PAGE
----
And IBM said shoppers are taking advantage of the technology to find better deals. Despite spending more overall, the average online order fell 4.7% to $181.22, and the number of items in each order decreased 12% to 5.6.

Retailers are taking note. Companies like , Fortune 500) and , Fortune 500) developed special Black Friday mobile apps featuring exclusive deals and store maps.

Still, despite the expanded schedule, Cyber Monday itself remains an important part of the holiday shopping season.

Andrew Lipsman, an industry analyst at data tracking firm ComScore, said he expects sales for the one-day Cyber Monday shopping event to be around $1.5 billion this year. That’s up from his calculations of $1.3 billion in 2011.

It will be a few weeks before full details on Thanksgiving week’s sales are made clear, but last year both Black Friday and Cyber Monday broke records. Total spending over the four-day weekend after Thanksgiving 2011 reached a record $52.4 billion, according to the National Retail Federation.

Black Friday 2012 was shaping up to be robust, with shoppers turning out even on Thanksgiving Day at stores including Toys R Us and , Fortune 500).


October 9, 2012

California gas prices hit record

Filed under: Uncategorized, canada — Tags: , , , — Snowman @ 5:56 pm

Gas prices across California have soared to record highs, shooting up 50 cents a gallon in just the last week.

But even as prices are expected to rise slightly before falling, the spike is not likely to spread to other parts of the United States, experts say.

The average price of a gallon of regular gas in California edged up another 0.3 cent Tuesday, according to AAA’s latest reading, setting a record at $4.671.

It stood at around $4.17 on Oct. 1 but has risen every day since then. The biggest increase was a 17-cent spike Friday, followed Saturday by a 13-cent increase.

On Sunday, California environmental regulators, acting on a request from Gov. Jerry Brown, agreed to allow refineries to start making a cheaper, winter blend of gasoline as soon as possible — a move that could solve shortages of the more expensive summer blend that sparked the price spike.

Normally, refineries wouldn’t start making the winter blend until the end of October.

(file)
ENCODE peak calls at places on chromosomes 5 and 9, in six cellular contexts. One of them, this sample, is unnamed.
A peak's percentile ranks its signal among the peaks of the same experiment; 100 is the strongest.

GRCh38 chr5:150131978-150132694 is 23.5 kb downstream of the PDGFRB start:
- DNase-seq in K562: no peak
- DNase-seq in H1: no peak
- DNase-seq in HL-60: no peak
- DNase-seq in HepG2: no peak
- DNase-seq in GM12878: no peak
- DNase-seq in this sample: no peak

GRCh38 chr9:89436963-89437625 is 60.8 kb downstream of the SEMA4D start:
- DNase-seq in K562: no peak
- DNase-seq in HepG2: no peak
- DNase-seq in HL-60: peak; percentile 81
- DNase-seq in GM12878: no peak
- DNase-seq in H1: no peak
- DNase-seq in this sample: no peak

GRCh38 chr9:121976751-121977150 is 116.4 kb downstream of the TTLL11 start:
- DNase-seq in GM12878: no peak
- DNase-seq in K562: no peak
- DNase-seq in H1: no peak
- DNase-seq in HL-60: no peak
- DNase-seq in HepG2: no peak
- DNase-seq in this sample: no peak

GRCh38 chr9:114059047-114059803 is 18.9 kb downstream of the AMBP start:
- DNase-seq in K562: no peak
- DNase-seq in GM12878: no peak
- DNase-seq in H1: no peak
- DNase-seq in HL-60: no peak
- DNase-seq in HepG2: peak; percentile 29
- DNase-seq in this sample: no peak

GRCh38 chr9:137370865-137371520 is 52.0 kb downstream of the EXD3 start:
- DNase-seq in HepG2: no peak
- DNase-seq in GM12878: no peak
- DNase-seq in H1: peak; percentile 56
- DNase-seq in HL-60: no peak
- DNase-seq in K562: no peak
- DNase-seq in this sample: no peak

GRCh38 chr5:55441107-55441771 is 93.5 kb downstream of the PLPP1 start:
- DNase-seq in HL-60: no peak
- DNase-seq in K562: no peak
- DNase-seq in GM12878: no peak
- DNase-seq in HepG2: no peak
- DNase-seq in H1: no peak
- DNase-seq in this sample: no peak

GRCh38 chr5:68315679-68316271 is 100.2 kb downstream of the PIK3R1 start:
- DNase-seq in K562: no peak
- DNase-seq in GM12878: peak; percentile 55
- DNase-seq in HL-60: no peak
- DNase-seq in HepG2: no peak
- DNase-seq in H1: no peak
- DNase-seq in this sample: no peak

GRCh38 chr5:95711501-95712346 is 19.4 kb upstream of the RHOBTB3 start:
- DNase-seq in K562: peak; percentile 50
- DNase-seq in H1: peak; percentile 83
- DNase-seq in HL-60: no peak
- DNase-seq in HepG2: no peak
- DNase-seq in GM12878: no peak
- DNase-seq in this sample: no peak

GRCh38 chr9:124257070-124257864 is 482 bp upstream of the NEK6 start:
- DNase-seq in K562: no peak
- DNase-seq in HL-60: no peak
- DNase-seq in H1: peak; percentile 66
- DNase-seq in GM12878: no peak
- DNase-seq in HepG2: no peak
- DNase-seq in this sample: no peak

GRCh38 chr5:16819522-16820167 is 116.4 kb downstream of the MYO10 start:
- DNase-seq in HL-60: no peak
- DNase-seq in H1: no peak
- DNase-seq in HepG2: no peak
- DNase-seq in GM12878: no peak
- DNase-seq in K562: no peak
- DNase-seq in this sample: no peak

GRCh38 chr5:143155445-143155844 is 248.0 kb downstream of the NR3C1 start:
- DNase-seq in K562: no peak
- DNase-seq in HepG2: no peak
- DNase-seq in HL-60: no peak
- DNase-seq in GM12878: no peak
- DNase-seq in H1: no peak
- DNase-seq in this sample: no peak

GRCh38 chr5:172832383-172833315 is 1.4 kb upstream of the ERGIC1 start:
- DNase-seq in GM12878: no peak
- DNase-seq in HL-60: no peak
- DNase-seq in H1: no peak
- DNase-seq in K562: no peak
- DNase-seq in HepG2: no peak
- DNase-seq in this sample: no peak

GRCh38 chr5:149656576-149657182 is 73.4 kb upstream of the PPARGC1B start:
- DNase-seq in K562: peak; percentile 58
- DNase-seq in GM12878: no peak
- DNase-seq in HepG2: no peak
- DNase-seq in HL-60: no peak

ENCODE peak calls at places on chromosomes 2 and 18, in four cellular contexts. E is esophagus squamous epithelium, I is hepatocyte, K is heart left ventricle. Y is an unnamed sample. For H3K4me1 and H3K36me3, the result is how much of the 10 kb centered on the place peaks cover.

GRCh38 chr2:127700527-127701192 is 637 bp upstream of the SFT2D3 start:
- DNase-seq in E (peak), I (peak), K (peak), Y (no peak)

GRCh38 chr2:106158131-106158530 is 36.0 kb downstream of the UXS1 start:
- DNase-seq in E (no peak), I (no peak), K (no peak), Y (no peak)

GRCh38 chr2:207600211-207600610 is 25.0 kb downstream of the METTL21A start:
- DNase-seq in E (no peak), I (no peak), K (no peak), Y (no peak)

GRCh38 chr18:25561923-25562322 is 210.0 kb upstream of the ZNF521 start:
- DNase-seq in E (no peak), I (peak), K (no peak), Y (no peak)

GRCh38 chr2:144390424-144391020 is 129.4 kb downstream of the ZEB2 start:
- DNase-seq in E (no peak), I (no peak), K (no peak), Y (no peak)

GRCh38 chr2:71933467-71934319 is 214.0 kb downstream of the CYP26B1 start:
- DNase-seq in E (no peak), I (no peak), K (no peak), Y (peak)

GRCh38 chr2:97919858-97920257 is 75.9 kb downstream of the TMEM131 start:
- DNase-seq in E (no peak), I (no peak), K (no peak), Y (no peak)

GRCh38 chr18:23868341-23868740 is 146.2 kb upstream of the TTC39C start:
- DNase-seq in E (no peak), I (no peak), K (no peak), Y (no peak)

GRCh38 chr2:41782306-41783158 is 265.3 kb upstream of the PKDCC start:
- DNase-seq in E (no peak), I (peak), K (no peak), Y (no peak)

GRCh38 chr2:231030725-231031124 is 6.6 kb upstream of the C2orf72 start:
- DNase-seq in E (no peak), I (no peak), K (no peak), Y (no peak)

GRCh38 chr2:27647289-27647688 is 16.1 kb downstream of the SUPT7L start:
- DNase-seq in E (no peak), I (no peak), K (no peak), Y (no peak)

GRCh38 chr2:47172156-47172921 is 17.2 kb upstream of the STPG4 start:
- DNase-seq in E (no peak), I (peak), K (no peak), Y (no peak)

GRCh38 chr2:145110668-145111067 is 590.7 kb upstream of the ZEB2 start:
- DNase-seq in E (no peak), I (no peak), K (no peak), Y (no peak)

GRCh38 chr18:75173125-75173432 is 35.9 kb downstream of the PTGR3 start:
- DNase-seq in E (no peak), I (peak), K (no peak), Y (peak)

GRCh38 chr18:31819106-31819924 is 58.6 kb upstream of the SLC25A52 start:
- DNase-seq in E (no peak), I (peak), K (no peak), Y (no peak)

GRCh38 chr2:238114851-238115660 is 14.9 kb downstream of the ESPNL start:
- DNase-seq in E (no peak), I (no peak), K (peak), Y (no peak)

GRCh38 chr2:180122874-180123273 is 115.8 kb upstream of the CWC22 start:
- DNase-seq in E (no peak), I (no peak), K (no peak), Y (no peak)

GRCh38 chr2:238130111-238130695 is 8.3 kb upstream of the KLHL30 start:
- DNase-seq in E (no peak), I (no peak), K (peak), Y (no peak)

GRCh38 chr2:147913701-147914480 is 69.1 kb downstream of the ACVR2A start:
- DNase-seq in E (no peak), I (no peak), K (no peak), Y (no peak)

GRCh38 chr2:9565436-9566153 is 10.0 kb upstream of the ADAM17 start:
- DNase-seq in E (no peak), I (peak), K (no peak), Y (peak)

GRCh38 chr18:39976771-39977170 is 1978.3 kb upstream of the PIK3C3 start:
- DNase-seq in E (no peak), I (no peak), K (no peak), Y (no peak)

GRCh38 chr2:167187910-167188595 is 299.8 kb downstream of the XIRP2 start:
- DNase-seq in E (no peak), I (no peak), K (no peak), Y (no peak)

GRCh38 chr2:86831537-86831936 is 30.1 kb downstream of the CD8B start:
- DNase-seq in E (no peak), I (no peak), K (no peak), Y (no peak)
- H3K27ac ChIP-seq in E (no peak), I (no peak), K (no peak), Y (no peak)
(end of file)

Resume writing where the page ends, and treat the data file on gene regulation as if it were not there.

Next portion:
Most of the country makes the transition from the cleaner summer blends of gasoline to the cheaper winter blends on Sept. 15. California, with warmer average temperatures and the nation’s strictest air pollution rules, makes the transition six weeks later.

The cleaner gasoline is used in the summer to mitigate against the smog that accompanies warmer temperatures.

The switchover can often cause shortages of the summer blend and a temporary rise in prices. Refineries and stations don’t want to have an inventory of the more expensive gas when it is time to start selling the cheaper gas.

Refining capacity is also an issue. Tom Kloza, chief analyst at the Oil Price Information Service, which compiles prices for AAA, said a major refinery in Richmond, Calif., owned by , Fortune 500), still hasn’t returned to operation since an August fire.

More recently, California refineries owned by , Fortune 500) and , Fortune 500) were also off line for maintenance, although the Exxon refinery came back Friday, while Gov. Brown said the Tesoro refinery is due back in operation this week.

But Kloza said supplies are so tight that those latest disruptions caused wholesale gas prices to spike by $1.12 a gallon to $4.15 a gallon between Sept. 25 and Oct. 4.

He said the wholesale prices have already started to fall, dropping 47 cents on Friday and 10 cents Monday.

“I don’t want to say the coast is clear but there is a light at the end of the tunnel,” Kloza said. California retail prices are likely to top out at about $4.75 a gallon and then start to decline, he said.

The spike in California comes while gas and oil prices have remained relatively stable in the rest of the country. The national average for a gallon of regular gas has kept to a narrow range of between $3.78 and $3.82 during the last week. It edged 0.3 cent lower Tuesday, remaining around $3.82 a gallon.


September 28, 2012

Fiscal cliff: Payroll tax cut may not survive

Filed under: Uncategorized, loans — Tags: , , , — Snowman @ 9:56 am

For all the uncertainty over how lawmakers will handle the expiring tax cuts under the fiscal cliff, there seems to be growing clarity surrounding at least one measure: the temporary 2% payroll tax cut.

Bottom line: It’s likely toast.

“Nobody is a champion for it,” said Sean West, the U.S. policy director for the Eurasia Group.

That isn’t necessarily surprising, since the payroll tax cut — worth 2% of one’s wages up to $110,100 — was intended to be a temporary way to boost the economy. It was put in place for one year in 2011 but was then extended for this year.

During that time, the measure has saved most of the country’s 160 million workers anywhere from $700 to $1,800 a year.

The payroll tax funds Social Security. The tax cut costs roughly $120 billion a year, but rather than let Social Security funding suffer, the Treasury Department has made the program whole with money from general funds. Translation: It’s adding to the country’s deficit.

At the same time, letting it expire will take money out of workers’ paychecks while the economic recovery is still tempered.

The Congressional Budget Office has noted that the payroll tax cut’s expiration, in combination with the end of extended unemployment benefits, would represent “significant sources of fiscal tightening” next year. (Related: CBO warns of fiscal cliff recession)

And a majority of economists recently surveyed by the National Association for Business Economics indicated they do favor another year-long extension Online payday loans.